Losing a loved one is often a highly traumatic event for you and your family members. No matter how well-prepared you think you are for the death of a close family, the aftermath of the death quickly can become overwhelming and challenging to handle. In situations such as these, we tend to lean on other close family members and friends for support, advice, and encouragement.
When it comes to dividing up the property after a person’s death, however, family members may not be so united. In some cases, the death of a loved one can tear a family apart, creating additional stressors and burdens for all parties involved. Even if a deceased family member leaves behind a will, family members may question whether the will is legally valid under state will and estate law. A family member may want to challenge the provisions of the will and question whether it genuinely constitutes the intent of the deceased party in distributing his or her estate. Arguments over the legal validity of a person’s will can pit family members against one another in a court action that is commonly referred to as a will contest.
Lack of Mental Capacity
One common reason that family members might contest a will is the lack of mental capacity of the testator, or the deceased person, in making the will. For instance, if a testator had Alzheimer’s disease or a form of dementia when he or she executed the will, there may be a legitimate question about mental capacity. In this situation, challengers of the will would need proof that the testator did not understand one or more of the following:
- What property they own and is subject to distribution in the will
- The identity of their friends and relatives
- What the will that he or she signed means
Other grounds for a will contest based on a lack of mental capacity can include severe mental illnesses and personality disorders. Additionally, some medical conditions require that individuals take medications that might alter their ability to understand legal matters and make decisions about their will. In these situations, family members may choose to contest a will due to the testator’s alleged incapacity.
Undue Influence and Duress
You probably have heard stories about unscrupulous relatives or caregivers who take advantage of testators who are elderly or in poor health. In these cases, these individuals may convince testators to change their wills or draft wills that name them as the sole beneficiaries of their wills, often leaving close family members with no inheritance. Undue influence can be a ground for contesting a will when a trusted person takes advantage of a testator and manipulates them into changing an existing will or making a new will.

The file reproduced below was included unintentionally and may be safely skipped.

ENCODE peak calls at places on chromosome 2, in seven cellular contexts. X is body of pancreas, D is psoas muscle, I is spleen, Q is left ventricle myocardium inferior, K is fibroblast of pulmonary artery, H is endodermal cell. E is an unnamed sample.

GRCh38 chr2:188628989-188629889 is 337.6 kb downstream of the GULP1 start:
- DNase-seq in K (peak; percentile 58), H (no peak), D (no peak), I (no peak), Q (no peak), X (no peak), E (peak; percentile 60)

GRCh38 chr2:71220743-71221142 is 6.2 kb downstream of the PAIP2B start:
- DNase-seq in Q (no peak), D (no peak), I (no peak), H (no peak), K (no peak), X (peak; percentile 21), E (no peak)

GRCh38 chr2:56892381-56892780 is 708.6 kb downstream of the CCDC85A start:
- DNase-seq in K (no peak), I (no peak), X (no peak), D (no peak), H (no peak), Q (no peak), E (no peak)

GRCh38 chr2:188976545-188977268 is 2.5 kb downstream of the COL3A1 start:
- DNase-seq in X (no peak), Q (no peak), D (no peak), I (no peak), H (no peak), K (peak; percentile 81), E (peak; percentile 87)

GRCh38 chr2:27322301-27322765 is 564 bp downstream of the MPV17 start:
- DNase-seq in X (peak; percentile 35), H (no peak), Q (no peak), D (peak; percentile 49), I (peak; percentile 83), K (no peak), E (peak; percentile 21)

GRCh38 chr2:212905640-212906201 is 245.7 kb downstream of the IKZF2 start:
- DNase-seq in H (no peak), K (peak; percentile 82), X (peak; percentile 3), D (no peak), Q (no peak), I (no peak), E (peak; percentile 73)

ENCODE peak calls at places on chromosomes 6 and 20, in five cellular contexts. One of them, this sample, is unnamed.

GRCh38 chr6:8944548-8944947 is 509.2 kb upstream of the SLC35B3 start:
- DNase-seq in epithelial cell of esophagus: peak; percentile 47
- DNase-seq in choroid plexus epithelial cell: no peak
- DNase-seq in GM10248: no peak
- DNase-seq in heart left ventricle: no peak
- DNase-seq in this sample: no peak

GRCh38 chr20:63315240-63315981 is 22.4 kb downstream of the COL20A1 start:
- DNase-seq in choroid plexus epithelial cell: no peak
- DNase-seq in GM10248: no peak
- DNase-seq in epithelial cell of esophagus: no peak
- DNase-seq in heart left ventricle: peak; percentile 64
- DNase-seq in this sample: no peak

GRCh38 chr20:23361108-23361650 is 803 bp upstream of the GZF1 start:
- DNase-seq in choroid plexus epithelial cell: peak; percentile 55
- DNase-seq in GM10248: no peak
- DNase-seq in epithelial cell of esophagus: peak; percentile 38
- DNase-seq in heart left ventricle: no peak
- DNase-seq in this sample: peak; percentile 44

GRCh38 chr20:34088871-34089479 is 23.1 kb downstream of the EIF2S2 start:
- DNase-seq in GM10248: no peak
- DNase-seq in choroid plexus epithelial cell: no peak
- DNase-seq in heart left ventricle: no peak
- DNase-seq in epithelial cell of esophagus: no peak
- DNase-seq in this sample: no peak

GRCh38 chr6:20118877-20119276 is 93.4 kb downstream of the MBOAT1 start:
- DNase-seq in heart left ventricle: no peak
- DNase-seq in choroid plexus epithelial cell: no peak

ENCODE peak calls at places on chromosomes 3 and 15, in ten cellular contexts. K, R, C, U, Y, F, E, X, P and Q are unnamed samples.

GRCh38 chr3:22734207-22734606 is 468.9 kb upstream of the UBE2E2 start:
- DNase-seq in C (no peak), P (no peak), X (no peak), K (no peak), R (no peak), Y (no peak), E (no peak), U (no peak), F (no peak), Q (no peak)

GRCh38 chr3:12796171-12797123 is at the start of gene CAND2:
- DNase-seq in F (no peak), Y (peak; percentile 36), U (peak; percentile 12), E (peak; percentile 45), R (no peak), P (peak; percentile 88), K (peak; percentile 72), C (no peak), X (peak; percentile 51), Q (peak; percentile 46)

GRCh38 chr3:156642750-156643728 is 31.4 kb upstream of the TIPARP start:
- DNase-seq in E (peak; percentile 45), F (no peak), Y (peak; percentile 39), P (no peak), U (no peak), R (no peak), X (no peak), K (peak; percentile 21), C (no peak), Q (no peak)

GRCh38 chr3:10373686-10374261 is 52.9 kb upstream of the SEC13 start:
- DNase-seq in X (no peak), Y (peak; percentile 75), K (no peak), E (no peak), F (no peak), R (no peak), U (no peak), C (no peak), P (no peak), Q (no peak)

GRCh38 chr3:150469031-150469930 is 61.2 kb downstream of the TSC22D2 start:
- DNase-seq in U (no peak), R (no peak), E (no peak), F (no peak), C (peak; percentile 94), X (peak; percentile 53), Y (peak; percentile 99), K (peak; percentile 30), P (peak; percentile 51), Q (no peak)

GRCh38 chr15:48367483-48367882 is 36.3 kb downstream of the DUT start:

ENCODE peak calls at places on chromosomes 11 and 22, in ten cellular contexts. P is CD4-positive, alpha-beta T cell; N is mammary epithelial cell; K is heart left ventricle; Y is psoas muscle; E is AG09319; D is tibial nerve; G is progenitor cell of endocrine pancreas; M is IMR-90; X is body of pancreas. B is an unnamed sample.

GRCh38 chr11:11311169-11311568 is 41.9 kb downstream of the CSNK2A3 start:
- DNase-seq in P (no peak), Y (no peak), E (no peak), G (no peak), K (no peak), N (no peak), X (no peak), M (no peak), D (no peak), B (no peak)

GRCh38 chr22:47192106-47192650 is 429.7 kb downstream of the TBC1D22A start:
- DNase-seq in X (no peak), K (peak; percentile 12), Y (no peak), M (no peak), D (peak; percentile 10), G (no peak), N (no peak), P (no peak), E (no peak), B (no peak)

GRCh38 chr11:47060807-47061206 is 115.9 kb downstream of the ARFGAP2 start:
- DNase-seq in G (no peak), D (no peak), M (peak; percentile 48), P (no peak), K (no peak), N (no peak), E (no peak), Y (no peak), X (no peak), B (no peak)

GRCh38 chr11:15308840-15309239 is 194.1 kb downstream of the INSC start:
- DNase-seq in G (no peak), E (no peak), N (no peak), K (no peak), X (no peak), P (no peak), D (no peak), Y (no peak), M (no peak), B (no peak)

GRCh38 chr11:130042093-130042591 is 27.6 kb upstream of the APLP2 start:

Another closely related concept to undue influence is duress. A will contest may be based on allegations of duress if evidence shows that someone has used force, coercion, physical imprisonment, or threats to cause a testator to alter his or her will, usually for their benefit. In many cases, duress accompanies other forms of elder abuse.
Forgery and Fraud
Family members also may contest wills by alleging that the most recent will is a forgery or the result of fraud perpetrated by another party. Forgery can occur by another person signs the testator’s name. Forgery of the document also may arise if someone replaces pages of the document that the testator signed or otherwise changes the text. In this situation, handwriting experts may be necessary to identify forgery.
On the other hand, if beneficiaries purposely misled the testator into signing a will or a modification to a will, they may have committed fraud, resulting in a will contest. If the beneficiary told the testator that the will or the documents that he or she was signing contained provisions other than what they described, or substitute a different document than what the testator believes it to be, fraud might have occurred. Fraud also might occur if beneficiaries or other individuals give the testator false or negative information about family members that might cause them to want to change an existing will or make a new will.
Contact the Law Offices of Marjory Cajoux Today
No matter what has caused you to question your loved one’s will, you owe it to your deceased family member to get to the truth. By initiating a will contest, you may be able to prove that your loved one has fallen victim to the manipulative actions of others. Call Marjory Cajoux at 718-237-0411 today and schedule an appointment to discuss your situation.